When the cast list was announced for “Captain America: Civil War,” it was hard to not be afraid that it would be an overcrowded mess. After all, “Avengers: Age of Ultron” tried to replicate the success of the first “Avengers” with limited amounts of success. But leave it to brother directorial duo Joe and Anthony Russo to pull off something truly “Whedon-esque.” They take something that, on paper, should not work at all, and turning it into a rousing, action-packed, spirited film.

For being a Captain America film, “Civil War” goes a long way in its development of other characters. In a huge anticipatory move, Tom Holland is introduced as Peter Parker (Spider-Man). While the initial introduction is a bit clunky, fans may be surprised by how much Spidey they get. It is also the first appearance of Chadwick Boseman as Black Panther. It’s impressive how streamlined his introduction becomes, quickly establishing his place in the franchise while not seeming rushed. Of course, at the heart of “Civil War” is the battle between Steve Rogers (Chris Evans) and Tony Stark (Robert Downey Jr.) as well as the friendship with Rogers and Bucky, also known as The Winter Soldier. To that extent, it is a Captain America movie. To every other extent, this is basically a third installment of “The Avengers.”

For featuring nearly every Marvel character other than The Hulk, Thor and the Guardians of the Galaxy, the Russo Brothers did an astonishing job of not letting the film feel overstuffed. “Avengers: Age of Ultron” was a complete mess that had no discernible structure. On the other side of things, “Civil War” has nary a wasted frame, feeling lean and mean considering its two and a half-hour run time.

A major problem throughout most of the Marvel Cinematic Universe is the inability to develop a good villain. Sure, Loki was fun, but the threat in all of these movies is always a vaguely evil and impending world domination by an under-developed and uninteresting big bad. One of the biggest reasons that “The Avengers” was so successful as a film was that it pitted these characters against each other. Strife within the group proved to be the most interesting conflict the team has had to face throughout the course of these movies. “Civil War” follows suit, literally dividing The Avengers into teams. It is, once again, the most interesting aspect of the film. It’s much more satisfying and exciting to see Iron Man and Captain America violently beating each other up than it is to see entire city blocks be destroyed by fighting some random otherworldly species.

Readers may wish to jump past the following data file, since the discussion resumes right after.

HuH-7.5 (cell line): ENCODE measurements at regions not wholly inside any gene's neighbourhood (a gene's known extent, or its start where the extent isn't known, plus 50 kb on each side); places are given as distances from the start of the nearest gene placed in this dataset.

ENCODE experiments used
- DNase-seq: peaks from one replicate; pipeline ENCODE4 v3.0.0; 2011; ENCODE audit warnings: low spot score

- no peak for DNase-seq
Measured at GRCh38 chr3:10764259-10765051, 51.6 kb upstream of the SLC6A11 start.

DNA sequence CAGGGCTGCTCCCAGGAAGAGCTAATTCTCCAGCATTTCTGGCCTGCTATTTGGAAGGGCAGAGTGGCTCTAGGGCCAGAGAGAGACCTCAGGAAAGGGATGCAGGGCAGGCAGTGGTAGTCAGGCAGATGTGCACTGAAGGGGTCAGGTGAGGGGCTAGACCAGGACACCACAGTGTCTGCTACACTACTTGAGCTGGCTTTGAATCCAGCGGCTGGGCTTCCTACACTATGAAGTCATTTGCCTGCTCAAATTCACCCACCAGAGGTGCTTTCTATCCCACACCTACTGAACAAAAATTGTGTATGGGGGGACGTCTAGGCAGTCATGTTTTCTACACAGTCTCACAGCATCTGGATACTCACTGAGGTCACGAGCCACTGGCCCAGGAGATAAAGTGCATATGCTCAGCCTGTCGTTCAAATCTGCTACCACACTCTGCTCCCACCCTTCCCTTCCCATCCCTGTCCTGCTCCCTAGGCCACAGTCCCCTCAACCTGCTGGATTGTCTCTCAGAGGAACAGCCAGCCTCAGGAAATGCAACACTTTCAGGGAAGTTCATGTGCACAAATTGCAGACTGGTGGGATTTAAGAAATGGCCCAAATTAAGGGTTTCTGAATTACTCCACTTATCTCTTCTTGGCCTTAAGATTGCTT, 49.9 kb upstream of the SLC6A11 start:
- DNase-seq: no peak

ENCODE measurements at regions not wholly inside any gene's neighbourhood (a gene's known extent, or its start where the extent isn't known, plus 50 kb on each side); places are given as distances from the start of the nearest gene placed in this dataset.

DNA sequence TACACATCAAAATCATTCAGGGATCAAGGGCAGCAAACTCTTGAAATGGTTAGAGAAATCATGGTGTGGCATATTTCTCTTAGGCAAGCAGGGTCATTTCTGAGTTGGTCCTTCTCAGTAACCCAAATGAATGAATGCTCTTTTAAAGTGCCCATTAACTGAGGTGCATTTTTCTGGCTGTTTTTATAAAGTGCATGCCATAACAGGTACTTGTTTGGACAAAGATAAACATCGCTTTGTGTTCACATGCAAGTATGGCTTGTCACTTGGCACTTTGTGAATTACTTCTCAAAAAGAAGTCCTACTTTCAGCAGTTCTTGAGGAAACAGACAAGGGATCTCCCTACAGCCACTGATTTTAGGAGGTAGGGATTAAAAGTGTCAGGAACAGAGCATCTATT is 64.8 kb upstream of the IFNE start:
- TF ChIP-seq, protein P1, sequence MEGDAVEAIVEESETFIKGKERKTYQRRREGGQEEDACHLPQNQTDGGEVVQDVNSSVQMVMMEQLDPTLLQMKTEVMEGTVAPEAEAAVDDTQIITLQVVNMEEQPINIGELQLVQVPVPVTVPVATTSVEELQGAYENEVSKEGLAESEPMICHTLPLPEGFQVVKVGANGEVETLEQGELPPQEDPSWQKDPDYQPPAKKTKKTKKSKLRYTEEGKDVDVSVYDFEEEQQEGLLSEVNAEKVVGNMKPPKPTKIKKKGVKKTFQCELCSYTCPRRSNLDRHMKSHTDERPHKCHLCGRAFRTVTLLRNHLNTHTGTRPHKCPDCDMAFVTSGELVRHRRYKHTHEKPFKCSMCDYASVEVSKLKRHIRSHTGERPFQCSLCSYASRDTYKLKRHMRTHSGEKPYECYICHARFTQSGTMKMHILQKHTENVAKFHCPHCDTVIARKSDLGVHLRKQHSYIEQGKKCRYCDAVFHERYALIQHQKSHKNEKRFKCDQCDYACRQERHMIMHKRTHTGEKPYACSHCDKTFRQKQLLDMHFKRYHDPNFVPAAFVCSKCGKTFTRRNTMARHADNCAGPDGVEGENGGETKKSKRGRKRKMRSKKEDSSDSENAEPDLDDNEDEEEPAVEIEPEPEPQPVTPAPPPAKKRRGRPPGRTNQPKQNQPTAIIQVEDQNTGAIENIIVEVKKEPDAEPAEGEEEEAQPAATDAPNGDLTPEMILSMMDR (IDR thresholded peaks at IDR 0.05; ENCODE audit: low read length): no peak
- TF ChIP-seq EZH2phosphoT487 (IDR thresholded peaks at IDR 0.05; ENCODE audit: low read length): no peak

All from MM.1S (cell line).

This all culminates in a scene that has been dubbed as the “airport scene.” In what is one of the most memorable scenes of the Marvel franchise, the teams have a battle royale in a giant setpiece. Not only is this scene immense, break-neck speed fun, but nearly every character gets at least one moment of sheer awesomeness and humor. It’s where Marvel gets to show off that they know what to do with Spider-Man, really Holland being a true motor mouth. It’s also where Paul Rudd actually gets to be himself, stealing every second of screentime and being the version of Ant-Man that should have been in his own previous film.

Something that sets “Civil War” apart from most comic book films in recent memory is that it actually addresses the issue of superheroes destroying cities and killing random folks without consequence. It’s an idea that is somewhat meta, considering that being an actual criticism of the genre, but also an idea that was terribly flubbed by something like “Batman v Superman.” To this degree, “Civil War” actually gives our heroes a real reason to be against one another. While the stakes may never feel quite high enough, the disputes are earned.

The end of the film is a bit of a let-down, but “Captain America: Civil War” is solidly exhilarating, engaging, and entertaining. It’s a truly astonishing feat that the Russo Brothers were able to introduce new characters, stuff nearly every Avenger into a single scene, and somehow make this film feel like a stand-alone rather than a table setter, one of the biggest criticisms of the Marvel franchise. Without question, “Civil War” is easily among the top three films Marvel has produced, and the franchise seems to be in capable hands with the Russo’s.